I was in a rush and was speeding down the exit ramp off the highway. My mind was going with a thousand things I needed to get done. As a raced through these thoughts and down the exit ramp, I came to a complete stop with road construction blocking my path.
It was then I saw her. She was standing to my left, barely visible for the green that she wore, army fatigues, and she blended into the landscape. Going unnoticed, I began to survey her. She wore boots that had holes worn in the toes. She was muddy and her clothes were in disrepair.
I glanced at her face. It was hollow and gaunt. There was no life there in her eyes. Her hair was tangled and she wore braids and a hat. I then saw what she was holding and noticed her hands. Her nails were dirty and cut to the quick. They looked hard and beaten.
I sat in my car, dressed in clean clothes, drinking a coffee and warmed by my car’s heater. I thought about her life and wondered who she was and what stories she had to tell. I wondered if anyone loved her.
There was a german shepherd laying down next to the exit ramp sign, no collar or leash, and he appeared well kept, except for the sadness in his eyes so it seemed. Did he understand their predicament? Did he keep her warm at night? Did she feel she was not alone because of his presence? Did he somehow provide her the love she needed?
I looked at her sign. The sign said, “Will work for food”. That was it. It was written on a ripped piece of cardboard, the edges tattered and worn, the writing faded. I thought about giving her some money. I had done it many times before.
My mind began to think about what she did with that money. Did she buy drugs or alcohol? Did she buy food for herself and her dog? Where did she live? Did she sleep someplace safe or did she move constantly in an effort to protect herself and her animal?
I knew no shelters would accept her and her dog. So, I knew it was most probable that she was sleeping under a bridge somewhere, in an abandoned building or on a park bench. It was not likely she had shelter, from the looks of her.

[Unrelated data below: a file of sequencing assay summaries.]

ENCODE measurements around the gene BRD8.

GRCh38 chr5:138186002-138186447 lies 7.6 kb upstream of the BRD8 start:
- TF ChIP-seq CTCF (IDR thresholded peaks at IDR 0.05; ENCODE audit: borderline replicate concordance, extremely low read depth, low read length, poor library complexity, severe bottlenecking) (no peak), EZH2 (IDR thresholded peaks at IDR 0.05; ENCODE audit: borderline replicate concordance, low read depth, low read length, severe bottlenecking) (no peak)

I wanted so much to reach out and ask her her name. I wanted to know her story. I wondered if anyone in the cars ahead of me or behind me even cared or thought about what I was thinking about. Of course, I didn’t ask.
I could see the traffic starting to move ahead of me. I looked around in my car and found a few dollars and opened my window. She saw the window opening and moved toward my car, still looking back behind my car, not at me. She never made eye contact. She reached out and gingerly accepted the money from me and muttered thank you in a soft voice.
I wondered then if she felt any shame or embarrassment. She did look defeated. And she resumed her position as the cars started moving forward. No one behind me stopped or reached out to her.
I slowly rounded the corner, out of eyesight of her and her dog. I then thought of my life and how much I had been feeling defeated lately. I had some personal struggles and they had somehow gotten the best of me.
But, as I thought about her, the woman on the side of the road, and her dog, I thought about my home and my job and my life. I reflected on how far I had come and what I had made of myself. I thought about my fortune, no matter how small or how big, and thought I was lucky I had any fortune at all.
What brings people to the point in their lives where each of them stands? Are some people just “luckier” than others? Are some people just “lucky” or “fortunate” for a time being? Can we all be that person on the side of the road at any point in our lives? Think about it. Some people would say, “No, never me”, and others would wonder if it could happen to them too.
We don’t know anyone else’s story, unless they tell us. The rest is just speculation, our own judgment, and our imaginations. We get some of our prejudices from our family, some from what we read, some from television shows and movies, and some from experiences. The truth is, we don’t know the woman’s story, or the dog’s, or any homeless person walking the street.
The more I think about any person, right or wrong, criminal or hero, I think about who they were at the moment they were born. They were innocent, just a baby, born into the world a perfect human being. Then, life takes over.
And, life is far from perfect. Experiences are as varied as the person living them. We are all created differently. Somehow, in the end, we die the same way(s), very differently. And each of us has a story to tell.
What is yours? How will you define your life? Is the woman on the side of the road your “test”? Are you measured by how you react to others? Do you measure yourself in these ways?
It was just a road I was traveling this day, racing through my day, as I raced through my thoughts. I was left wondering. And, I was left thankful for the road I had traveled thus far, for my reaction to others, for my life.